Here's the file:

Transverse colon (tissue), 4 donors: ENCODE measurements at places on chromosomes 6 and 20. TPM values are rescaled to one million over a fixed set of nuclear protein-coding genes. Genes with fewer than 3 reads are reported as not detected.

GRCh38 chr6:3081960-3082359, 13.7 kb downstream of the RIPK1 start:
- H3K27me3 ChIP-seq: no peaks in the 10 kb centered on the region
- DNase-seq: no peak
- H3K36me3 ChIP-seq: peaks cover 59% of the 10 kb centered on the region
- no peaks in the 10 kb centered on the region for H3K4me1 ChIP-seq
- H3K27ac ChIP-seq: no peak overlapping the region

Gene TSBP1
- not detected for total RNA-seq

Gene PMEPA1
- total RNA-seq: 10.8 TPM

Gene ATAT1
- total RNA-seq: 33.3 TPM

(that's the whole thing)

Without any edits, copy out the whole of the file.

Transverse colon (tissue), 4 donors: ENCODE measurements at places on chromosomes 6 and 20. TPM values are rescaled to one million over a fixed set of nuclear protein-coding genes. Genes with fewer than 3 reads are reported as not detected.

GRCh38 chr6:3081960-3082359, 13.7 kb downstream of the RIPK1 start:
- H3K27me3 ChIP-seq: no peaks in the 10 kb centered on the region
- DNase-seq: no peak
- H3K36me3 ChIP-seq: peaks cover 59% of the 10 kb centered on the region
- no peaks in the 10 kb centered on the region for H3K4me1 ChIP-seq
- H3K27ac ChIP-seq: no peak overlapping the region

Gene TSBP1
- not detected for total RNA-seq

Gene PMEPA1
- total RNA-seq: 10.8 TPM

Gene ATAT1
- total RNA-seq: 33.3 TPM